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Re: Security patches

Hi together!

On 2003-11-29 21:08 +1100, Russell Coker wrote:
> It's not a question of how difficult it is to get the grsec patch to apply and 
> work correctly on a Debian kernel.  It's a question of whether anyone is 
> prepared to do it.  

If using a Debian-patched kernel is a requirement then I guess that
there is not much one can do about that. (That's why I voted for
having clean upstream kernel sources in Debian and providing Debian
patch packages separately; but that has already been discussed without
much of an outcome...)

> As we want to use Debian kernels on Debian servers this precludes grsec at 
> this time.

Okay. Please don't get me wrong: I don't want to urge anybody to use
grsec, I'm rather interested in a technical discussion of the
(dis-)advantages of all options. I don't know much about e.g. SELinux,
so I would appreciate learning about it.

> > grsecurity keeps its configuration in a single file and has the best
> > design IMHO: it does _not_ need another system account, but either the
> > configuration can be changed by putting the current root shell into
> > 'admin mode' (by supplying a passphrase) or it cannot be changed at
> When the current root shell gets "admin mode" are other root processes 
> prevented from reading/writing it's pty?

Yes, of course. In my current ACL setting, _nothing_ (but login and
getty) is allowed to access /dev/vc/*; with ptys, a similar approach
would be do disallow access to /dev/pts/* in general and only allow it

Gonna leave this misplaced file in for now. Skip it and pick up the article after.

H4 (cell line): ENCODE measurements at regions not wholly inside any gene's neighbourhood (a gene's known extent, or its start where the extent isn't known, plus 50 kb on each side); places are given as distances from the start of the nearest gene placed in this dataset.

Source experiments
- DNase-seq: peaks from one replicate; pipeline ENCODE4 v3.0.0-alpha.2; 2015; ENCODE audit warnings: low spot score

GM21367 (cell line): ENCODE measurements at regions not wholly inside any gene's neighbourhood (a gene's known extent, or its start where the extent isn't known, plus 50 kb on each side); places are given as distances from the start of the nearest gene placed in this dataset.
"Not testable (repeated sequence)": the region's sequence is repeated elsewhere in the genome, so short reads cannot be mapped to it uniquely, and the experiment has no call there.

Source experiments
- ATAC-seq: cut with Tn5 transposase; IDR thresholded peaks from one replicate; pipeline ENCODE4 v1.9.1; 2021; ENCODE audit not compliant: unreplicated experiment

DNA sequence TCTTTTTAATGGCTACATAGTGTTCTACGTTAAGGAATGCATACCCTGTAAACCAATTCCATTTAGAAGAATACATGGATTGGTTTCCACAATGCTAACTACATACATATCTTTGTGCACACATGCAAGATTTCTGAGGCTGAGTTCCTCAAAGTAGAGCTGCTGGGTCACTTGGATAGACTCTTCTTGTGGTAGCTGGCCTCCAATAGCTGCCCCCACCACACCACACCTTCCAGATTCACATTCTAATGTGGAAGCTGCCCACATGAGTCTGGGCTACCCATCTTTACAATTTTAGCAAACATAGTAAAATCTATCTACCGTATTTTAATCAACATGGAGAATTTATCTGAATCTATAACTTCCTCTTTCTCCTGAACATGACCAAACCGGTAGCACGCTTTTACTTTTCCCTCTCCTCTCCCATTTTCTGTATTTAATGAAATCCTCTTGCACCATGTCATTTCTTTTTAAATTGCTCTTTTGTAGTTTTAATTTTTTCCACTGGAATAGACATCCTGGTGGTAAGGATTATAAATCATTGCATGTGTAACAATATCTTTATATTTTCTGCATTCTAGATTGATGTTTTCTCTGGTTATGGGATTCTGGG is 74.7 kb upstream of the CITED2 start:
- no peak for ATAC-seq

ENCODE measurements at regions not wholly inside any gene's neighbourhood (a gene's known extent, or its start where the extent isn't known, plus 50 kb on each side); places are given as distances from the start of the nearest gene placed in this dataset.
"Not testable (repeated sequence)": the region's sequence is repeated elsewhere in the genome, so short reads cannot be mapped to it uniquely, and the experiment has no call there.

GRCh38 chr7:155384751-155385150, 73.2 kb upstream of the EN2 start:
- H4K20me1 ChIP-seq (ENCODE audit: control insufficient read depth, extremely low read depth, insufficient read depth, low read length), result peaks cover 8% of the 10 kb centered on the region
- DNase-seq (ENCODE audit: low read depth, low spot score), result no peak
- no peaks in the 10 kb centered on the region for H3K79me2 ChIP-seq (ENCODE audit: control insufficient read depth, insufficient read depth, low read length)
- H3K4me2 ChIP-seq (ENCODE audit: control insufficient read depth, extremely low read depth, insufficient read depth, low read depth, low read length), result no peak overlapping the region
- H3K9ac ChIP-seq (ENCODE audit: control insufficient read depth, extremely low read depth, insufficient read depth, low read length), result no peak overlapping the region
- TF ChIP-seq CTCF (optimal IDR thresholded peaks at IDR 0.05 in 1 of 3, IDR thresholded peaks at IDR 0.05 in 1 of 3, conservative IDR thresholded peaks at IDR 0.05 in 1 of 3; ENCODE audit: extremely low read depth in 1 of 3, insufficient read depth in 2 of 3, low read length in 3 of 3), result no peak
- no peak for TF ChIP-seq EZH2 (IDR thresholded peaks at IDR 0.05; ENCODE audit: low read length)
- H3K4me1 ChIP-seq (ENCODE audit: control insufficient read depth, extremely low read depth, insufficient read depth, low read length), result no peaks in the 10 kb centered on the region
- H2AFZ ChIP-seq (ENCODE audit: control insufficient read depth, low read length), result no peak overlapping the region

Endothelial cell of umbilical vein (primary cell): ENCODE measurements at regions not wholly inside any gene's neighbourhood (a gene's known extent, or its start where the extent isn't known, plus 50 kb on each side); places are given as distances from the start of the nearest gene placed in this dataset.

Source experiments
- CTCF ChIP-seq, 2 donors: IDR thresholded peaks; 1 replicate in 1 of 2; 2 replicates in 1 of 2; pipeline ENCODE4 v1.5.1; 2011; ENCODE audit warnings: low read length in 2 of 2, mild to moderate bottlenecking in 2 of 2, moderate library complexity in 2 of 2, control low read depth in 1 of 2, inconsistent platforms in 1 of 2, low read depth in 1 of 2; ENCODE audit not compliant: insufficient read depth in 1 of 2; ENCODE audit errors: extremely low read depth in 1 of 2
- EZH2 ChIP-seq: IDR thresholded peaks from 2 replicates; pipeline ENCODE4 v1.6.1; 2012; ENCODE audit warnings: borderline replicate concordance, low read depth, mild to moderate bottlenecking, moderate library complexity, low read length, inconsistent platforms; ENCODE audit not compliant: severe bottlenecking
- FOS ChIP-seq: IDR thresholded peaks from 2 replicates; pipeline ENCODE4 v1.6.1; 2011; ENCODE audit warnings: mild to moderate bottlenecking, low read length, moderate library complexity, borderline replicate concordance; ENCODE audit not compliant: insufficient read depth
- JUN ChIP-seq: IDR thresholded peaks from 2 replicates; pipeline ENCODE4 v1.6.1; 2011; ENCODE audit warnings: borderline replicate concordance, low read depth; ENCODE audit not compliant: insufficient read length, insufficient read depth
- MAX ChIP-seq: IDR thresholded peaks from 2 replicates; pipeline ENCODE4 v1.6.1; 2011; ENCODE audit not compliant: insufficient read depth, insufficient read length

to ssh (I don't use incoming ssh on my box, so I did not test this).

> > SELinux only uses LSM which makes it easy to port, but seems
> > impractical and even dangerous for real-world use [1][2]. Minor issues
> [1] and [2] are matters of opinion.  The opinion of Linus, most other kernel 
> developers, NSA people, etc is different.
> Anyone is free to believe that they know security better than the NSA people 
> and that they have better ideas for Linux kernel coding than Linus.  But they 
> are not going to convince me in a hurry.

That's why I wrote "it seems" and not "it is so". :-) However, the
arguments sound quite strong and I know a lot of people that share the
negative attitude against LSM. This does not mean that I claim to have
better understanding of security than Linux or the NSA; because I
don't, I just have to consider the opinions of other people.

> > that I noticed: it uses a quite complicated rule syntax and insists
> > (according to the docs) on using an initrd, which I don't want.
> The initrd was only a suggested approach, and we have changed that for the 
> next release.  The new plan is to have a modified version of init load the 
> policy so there is no need for an initrd.

That would be great!

Thanks for the information and have a nice Sunday!

Martin Pitt                 Debian GNU/Linux Developer
martin@piware.de                      mpitt@debian.org
http://www.piware.de             http://www.debian.org

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